By Kristin Shafel Omiccioli
After hitting it off as students at the UMKC Conservatory of Music and Dance, Kansas City natives violinist Laurel Morgan and cellist Sascha Groschang maintained their friendship and officially formed alternative strings duo The Wires in 2009. Since then, the pair has found fresh arrangements of pop hits to perform, run a Creative Strings Workshop in the summer, and recorded and released its eponymous debut album in early 2013.
On Friday night, Morgan and Groschang took the stage on the lawn of the Kansas City Museum for a two-hour concert of contemporary string music, including a few covers and mostly originals from their album. While the cover arrangements were well done and it was fun to hear recognizable tunes (songs by the Beatles and Muse, for example), The Wires’ own compositions were far more compelling. Displaying a wide range of musical influence, The Wires’ impressive oeuvre shows traces of American jazz and blues, alt-rock, and dance and folk music from around the world, underscored by Morgan and Groschang’s highly developed technical abilities.
Not only does The Wires find inspiration from musical styles for its compositions, but travel and personal experience as well. The evening was a little like a musical trip, with pieces like the Lux Aeterna-reminiscent “Bakhtia” and slinky waltz “Zero is the River” (inspired by locations in Siberia), “Sligo” and the Fraser-Haas cover “Cuillin Nights” (Celtic), and one of the stronger tunes of the night, the gypsy folkish “Ruska Roma.” Groschang explained recent vacations to Colorado and Seattle inspired the upbeat, rhythmically driven “Red Rock” and “Coho.”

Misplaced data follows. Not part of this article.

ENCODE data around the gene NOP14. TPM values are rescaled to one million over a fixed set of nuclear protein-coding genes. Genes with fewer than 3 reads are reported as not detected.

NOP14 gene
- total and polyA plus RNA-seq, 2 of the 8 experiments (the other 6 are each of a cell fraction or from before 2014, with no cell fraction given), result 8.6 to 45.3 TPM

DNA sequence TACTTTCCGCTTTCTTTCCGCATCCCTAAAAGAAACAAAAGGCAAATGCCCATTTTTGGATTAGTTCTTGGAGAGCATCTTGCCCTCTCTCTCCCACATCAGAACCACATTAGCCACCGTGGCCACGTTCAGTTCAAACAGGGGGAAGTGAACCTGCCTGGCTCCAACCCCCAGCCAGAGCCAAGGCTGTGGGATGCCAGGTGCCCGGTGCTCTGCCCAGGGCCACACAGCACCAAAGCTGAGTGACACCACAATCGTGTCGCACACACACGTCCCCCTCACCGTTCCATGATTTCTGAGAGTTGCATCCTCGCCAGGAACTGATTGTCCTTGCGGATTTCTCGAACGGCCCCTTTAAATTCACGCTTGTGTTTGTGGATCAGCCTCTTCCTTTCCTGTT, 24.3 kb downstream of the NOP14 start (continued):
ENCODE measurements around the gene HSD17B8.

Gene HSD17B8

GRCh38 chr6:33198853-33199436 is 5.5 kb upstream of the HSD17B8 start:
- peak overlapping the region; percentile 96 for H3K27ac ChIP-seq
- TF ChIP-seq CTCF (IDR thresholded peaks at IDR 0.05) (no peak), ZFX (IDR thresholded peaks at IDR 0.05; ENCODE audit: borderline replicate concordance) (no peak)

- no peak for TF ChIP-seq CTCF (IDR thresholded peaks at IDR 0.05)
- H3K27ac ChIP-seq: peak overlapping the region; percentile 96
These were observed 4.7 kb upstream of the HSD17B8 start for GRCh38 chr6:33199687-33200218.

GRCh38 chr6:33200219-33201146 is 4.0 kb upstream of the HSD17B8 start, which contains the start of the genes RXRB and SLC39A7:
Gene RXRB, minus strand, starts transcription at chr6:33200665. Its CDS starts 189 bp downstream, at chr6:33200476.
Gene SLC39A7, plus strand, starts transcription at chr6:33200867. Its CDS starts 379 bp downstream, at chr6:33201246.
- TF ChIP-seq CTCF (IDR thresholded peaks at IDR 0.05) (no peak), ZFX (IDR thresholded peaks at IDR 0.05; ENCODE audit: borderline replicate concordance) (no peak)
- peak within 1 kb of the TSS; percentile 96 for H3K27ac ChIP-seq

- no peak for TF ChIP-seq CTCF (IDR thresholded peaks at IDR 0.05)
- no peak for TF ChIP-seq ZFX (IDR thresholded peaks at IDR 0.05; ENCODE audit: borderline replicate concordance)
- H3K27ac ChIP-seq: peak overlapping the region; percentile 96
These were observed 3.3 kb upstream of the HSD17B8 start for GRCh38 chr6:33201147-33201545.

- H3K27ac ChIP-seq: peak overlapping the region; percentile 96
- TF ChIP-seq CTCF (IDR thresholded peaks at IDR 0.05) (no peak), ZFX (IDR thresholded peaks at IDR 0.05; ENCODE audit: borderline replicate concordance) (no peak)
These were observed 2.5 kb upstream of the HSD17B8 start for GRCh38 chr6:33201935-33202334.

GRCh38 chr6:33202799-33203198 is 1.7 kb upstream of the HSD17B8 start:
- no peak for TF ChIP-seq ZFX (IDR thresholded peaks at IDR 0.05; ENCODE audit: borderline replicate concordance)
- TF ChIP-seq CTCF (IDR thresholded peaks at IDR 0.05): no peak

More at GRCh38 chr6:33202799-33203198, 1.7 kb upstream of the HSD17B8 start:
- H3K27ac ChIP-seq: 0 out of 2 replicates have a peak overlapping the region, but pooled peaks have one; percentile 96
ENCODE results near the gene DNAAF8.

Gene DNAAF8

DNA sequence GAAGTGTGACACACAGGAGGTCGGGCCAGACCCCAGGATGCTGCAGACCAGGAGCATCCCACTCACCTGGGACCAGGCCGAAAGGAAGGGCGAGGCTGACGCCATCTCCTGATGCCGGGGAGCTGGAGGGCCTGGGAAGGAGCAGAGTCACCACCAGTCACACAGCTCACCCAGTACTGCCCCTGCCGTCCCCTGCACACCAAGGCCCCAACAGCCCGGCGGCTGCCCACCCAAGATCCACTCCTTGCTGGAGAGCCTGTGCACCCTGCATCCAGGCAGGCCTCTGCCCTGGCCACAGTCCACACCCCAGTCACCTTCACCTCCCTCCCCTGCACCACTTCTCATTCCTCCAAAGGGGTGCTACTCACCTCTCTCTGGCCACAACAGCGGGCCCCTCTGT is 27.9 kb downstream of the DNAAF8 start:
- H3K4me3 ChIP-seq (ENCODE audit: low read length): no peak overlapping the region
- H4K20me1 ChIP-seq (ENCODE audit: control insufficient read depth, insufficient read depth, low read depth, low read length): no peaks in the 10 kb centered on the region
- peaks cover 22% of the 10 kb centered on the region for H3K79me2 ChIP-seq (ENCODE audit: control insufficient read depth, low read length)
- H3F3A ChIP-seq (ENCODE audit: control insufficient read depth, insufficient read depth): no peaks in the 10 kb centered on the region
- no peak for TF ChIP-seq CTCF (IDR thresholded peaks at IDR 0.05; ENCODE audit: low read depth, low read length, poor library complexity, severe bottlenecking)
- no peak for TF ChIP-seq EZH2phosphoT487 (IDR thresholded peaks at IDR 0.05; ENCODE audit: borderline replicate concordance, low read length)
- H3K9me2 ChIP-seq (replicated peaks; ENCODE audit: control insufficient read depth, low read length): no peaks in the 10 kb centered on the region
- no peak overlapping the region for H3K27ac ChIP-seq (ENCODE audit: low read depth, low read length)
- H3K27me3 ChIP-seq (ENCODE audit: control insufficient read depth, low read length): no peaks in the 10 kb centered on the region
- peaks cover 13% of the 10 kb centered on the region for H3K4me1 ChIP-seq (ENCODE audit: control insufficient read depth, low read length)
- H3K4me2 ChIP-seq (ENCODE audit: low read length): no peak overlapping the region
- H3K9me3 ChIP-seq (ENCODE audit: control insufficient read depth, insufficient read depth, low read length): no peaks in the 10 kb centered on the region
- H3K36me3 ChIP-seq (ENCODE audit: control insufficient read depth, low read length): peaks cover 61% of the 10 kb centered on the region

Of course, Kansas City has also inspired the duo, resulting in the tango “Argentine,” after the neighborhood, and “Lavater’s Animals,” which was conceived as part of a collaborative performance with a local visual artist. On the blues and jazz side, the duo included a tune titled “Grappelli” in the style of 1930s hot jazz French violinist Stéphane Grappelli, and the rhythmically driven “Snap” and “Native.” Two lovely Americana pieces added a nice contrast in mood to the set list, “Alexander’s Mill” (an original) and “Appalachia Waltz” by violinist Mark O’Connor.
Technique—both classical and extended—plays an integral part of a Wires performance, too. The bright “Banyan” featured cyclical harmonics as an underlying theme, and other notable techniques put forth by The Wires include chunky “chord” bow strokes, double-time arpeggios that spanned the whole range of the fingerboard, dissonant double stops, percussive tapping and pizzicatos, and more. Groschang shined on a solo work during the first half, “Julie-O,” by cellist Mark Summer of the Turtle Island Quartet.
Despite the hot and humid temperatures, The Wires’ instruments were remarkably in tune, producing a full-bodied, balanced sound. Morgan and Groschang also kept the energy up throughout the lengthy two-hour performance, especially when Morgan decided to stand during the second half. The two have the kind of unspoken chemistry on stage that comes from many years of playing together, and Friday was no exception. Their unified precision and democratic orchestration show a serious commitment to the group, and they both truly look like they enjoy themselves on stage, playing together.